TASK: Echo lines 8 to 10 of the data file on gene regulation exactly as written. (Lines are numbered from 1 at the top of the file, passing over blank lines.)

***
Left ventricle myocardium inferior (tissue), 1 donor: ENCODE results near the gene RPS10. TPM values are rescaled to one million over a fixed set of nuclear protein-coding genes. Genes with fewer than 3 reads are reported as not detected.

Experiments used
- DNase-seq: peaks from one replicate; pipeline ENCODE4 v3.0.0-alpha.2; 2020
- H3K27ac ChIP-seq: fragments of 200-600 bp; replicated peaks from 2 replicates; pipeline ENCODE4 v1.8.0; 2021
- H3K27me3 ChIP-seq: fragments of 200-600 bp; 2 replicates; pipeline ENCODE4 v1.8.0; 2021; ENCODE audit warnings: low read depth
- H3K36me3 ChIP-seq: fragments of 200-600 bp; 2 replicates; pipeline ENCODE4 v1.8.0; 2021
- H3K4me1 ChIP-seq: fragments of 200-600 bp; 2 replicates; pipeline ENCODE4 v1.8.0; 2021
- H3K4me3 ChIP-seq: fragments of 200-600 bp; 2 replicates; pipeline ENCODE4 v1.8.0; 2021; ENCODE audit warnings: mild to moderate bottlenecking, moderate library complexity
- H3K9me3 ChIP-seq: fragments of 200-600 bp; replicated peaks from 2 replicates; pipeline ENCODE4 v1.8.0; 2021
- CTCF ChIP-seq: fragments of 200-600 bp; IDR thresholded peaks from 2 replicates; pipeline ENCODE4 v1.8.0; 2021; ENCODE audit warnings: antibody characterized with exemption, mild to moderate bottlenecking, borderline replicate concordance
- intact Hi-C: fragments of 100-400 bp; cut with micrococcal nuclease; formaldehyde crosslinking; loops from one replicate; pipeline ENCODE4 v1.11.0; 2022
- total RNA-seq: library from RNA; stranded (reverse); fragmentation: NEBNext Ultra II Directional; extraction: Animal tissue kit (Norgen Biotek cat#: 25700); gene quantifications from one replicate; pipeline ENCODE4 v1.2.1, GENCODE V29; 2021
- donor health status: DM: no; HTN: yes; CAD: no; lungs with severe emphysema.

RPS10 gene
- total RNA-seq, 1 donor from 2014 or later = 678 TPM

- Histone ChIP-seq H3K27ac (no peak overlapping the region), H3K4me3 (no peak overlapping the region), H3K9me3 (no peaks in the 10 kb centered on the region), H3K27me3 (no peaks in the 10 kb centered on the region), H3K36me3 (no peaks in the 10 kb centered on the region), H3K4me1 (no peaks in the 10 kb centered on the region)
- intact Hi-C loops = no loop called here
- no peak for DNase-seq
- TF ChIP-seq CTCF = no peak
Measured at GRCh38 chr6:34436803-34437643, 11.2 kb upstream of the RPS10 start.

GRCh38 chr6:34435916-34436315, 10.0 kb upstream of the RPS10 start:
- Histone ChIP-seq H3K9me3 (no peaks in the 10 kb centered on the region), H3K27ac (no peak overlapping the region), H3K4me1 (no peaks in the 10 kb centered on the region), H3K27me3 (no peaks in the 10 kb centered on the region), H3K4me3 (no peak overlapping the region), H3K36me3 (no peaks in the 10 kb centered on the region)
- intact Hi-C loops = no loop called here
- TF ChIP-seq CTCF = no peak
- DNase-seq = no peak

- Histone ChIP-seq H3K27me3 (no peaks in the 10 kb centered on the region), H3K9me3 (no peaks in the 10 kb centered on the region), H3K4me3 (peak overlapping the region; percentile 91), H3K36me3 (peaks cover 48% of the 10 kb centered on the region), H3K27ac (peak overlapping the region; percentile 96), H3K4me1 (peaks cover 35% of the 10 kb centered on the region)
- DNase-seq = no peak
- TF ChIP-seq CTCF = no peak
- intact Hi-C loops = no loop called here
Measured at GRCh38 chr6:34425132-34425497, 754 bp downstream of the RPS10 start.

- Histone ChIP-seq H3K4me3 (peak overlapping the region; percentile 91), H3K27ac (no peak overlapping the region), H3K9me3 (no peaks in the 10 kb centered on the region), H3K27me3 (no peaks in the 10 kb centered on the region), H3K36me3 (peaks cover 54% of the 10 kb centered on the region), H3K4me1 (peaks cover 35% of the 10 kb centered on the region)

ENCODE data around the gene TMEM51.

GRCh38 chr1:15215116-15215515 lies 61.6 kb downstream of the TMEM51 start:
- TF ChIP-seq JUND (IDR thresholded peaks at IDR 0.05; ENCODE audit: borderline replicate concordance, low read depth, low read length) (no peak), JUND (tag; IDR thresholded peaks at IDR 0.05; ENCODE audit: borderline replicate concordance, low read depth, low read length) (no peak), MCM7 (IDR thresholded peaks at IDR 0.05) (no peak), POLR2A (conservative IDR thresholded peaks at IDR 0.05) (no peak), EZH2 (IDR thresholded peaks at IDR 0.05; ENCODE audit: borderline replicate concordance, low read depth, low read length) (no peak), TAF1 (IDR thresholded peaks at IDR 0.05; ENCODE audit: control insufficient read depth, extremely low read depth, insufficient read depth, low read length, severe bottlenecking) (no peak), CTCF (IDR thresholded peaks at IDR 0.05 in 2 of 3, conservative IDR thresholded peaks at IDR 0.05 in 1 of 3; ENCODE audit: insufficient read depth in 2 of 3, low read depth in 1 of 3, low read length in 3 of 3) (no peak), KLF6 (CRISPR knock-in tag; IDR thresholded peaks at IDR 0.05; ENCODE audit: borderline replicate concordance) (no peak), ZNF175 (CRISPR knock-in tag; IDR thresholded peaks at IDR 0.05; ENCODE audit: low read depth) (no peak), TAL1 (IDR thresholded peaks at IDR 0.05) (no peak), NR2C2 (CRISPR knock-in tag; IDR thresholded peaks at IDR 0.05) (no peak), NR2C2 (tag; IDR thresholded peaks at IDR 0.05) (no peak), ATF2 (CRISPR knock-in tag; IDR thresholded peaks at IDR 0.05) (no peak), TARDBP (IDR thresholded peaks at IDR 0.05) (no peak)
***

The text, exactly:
- H3K4me3 ChIP-seq: fragments of 200-600 bp; 2 replicates; pipeline ENCODE4 v1.8.0; 2021; ENCODE audit warnings: mild to moderate bottlenecking, moderate library complexity
- H3K9me3 ChIP-seq: fragments of 200-600 bp; replicated peaks from 2 replicates; pipeline ENCODE4 v1.8.0; 2021
- CTCF ChIP-seq: fragments of 200-600 bp; IDR thresholded peaks from 2 replicates; pipeline ENCODE4 v1.8.0; 2021; ENCODE audit warnings: antibody characterized with exemption, mild to moderate bottlenecking, borderline replicate concordance